Rithmio’s software has two features that set it apart: it can be trained by the user for new, user-defined gestures, and once trained, it can accurately distinguish the gesture being performed and provide precise analysis of how the gesture compares to a baseline. Brands can utilize Rithmio’s software to create accurate and personalized gesture-based products such as wearables, smartwatches or connected sports equipment.
Tilton states, “Rithmio pushes the boundaries in the gesture recognition market by providing advanced gesture recognition as a platform. Our software libraries are built to run on any platform, including wearables, smartphones, or any other connected motion sensing devices. The result is an open platform that enables brands to create accurate gesture-based products efficiently.”Built in Chicago article, “The University of Illinois does a ton to support entrepreneurs. One of the premier academic institutions in the world lies just two hours outside of Chicago, and we’re lucky enough to have Chicago investors who really want to keep that tech talent here in the Midwest.”
The Rithmio team won the Technology Entrepreneur Center’s Cozad competition in 2014, in the University funded track. The funds they won from Cozad enabled them to open offices in both Champaign and Chicago. Cozad was a turning point for Tilton and Mehta. “Cozad was an awesome experience! If we didn’t do Cozad, we wouldn’t be where we are today. Having a chance to present your idea to a room full of investors and be able to hear their feedback was an unbelievable experience,” said Tilton.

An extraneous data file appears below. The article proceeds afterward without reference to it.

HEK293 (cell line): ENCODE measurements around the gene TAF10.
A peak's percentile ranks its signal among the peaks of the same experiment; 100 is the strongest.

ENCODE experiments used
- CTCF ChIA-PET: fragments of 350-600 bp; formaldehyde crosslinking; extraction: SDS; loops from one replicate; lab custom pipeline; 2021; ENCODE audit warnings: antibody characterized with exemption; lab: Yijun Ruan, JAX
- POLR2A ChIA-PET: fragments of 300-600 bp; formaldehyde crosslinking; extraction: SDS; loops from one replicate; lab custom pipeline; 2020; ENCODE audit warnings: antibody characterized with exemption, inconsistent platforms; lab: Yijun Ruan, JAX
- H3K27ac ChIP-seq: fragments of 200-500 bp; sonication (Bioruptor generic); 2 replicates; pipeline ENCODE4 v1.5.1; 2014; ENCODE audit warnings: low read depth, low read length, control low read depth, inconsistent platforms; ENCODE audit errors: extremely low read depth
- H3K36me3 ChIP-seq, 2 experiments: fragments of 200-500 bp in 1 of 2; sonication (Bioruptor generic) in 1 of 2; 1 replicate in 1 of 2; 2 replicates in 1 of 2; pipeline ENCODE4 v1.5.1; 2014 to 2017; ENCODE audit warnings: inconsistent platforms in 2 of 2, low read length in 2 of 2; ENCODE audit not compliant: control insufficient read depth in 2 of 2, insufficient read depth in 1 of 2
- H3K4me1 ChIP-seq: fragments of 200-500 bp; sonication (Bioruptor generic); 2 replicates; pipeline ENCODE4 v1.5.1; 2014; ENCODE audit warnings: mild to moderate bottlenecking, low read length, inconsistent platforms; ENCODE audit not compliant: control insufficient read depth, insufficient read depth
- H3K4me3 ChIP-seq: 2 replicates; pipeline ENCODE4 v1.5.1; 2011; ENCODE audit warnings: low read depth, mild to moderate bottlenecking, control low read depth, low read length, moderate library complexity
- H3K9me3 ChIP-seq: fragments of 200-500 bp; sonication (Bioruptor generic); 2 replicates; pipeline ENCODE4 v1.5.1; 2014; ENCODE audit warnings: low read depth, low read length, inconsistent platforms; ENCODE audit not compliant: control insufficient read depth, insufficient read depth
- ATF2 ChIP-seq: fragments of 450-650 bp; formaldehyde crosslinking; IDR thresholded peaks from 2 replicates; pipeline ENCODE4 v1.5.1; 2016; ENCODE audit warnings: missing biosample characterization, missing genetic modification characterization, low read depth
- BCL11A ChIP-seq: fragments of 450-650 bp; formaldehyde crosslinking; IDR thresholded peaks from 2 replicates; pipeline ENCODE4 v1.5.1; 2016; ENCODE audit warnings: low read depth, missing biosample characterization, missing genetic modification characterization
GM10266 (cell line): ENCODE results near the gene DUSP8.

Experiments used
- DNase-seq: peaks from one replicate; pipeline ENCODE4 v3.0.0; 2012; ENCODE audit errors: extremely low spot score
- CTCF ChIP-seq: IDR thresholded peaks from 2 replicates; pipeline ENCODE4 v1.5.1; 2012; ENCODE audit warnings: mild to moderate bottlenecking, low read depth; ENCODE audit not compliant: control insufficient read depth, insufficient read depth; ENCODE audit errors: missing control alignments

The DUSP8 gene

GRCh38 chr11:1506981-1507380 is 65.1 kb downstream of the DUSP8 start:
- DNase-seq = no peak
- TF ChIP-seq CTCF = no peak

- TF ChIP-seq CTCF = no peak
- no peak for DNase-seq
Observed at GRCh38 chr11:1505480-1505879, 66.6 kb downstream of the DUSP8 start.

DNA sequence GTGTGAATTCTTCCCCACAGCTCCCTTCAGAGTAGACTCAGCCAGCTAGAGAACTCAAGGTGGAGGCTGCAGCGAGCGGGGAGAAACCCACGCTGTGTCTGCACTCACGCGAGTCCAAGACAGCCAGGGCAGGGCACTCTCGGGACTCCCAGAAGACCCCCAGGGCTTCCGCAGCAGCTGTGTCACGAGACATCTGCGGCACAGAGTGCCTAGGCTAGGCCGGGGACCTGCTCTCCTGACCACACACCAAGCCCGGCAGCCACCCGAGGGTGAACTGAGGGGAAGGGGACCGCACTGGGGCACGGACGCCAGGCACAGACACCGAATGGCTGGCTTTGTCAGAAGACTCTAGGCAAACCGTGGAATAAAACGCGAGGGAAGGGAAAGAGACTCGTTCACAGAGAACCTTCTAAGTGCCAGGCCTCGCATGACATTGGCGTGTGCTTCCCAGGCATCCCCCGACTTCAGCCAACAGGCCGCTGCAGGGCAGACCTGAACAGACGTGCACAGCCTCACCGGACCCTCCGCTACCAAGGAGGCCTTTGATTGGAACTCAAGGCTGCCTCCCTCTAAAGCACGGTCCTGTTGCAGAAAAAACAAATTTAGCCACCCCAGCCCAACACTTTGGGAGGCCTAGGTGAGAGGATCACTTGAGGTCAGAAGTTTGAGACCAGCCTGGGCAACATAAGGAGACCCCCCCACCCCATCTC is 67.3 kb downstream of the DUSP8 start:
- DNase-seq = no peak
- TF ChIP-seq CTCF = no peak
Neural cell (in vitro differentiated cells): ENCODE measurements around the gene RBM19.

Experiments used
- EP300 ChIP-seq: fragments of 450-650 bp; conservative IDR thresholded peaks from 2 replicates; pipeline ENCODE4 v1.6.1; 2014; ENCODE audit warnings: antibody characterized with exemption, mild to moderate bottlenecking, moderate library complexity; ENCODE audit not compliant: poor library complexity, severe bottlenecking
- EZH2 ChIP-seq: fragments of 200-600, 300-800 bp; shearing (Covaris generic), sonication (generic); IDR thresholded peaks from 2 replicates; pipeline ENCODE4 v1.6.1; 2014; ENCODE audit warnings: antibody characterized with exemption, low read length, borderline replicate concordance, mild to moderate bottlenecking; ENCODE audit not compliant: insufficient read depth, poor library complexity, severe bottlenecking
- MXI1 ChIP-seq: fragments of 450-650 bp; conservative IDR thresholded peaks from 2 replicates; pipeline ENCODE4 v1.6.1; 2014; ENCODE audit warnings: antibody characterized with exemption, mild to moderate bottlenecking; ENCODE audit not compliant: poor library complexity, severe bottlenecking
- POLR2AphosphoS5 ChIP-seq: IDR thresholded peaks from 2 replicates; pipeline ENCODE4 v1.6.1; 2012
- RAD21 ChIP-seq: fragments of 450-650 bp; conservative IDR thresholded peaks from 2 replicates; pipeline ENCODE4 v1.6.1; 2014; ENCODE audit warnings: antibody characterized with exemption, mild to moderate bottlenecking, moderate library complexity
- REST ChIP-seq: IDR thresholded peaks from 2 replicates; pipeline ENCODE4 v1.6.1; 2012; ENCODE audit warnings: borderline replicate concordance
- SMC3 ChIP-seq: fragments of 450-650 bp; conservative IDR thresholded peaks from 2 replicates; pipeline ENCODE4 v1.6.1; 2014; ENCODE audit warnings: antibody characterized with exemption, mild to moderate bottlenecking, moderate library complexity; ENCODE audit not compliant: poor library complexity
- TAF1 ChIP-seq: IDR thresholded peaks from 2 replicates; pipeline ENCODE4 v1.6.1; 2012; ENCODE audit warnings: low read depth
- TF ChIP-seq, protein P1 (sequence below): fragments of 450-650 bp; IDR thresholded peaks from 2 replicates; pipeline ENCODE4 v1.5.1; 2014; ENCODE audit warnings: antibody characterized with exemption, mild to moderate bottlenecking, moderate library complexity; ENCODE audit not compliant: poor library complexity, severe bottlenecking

In August 2014, they raised $650K in seed funding. The $650,000 seed round of financing was led by Marcin Kleczynski, CEO of Malwarebytes, with Illinois Ventures, Techra Investments, Hyde Park Venture Partners, Serra Ventures, BonaVentura and Fox Ventures also participating in the investment along with angel investors.
To learn more, visit http://rithmio.com/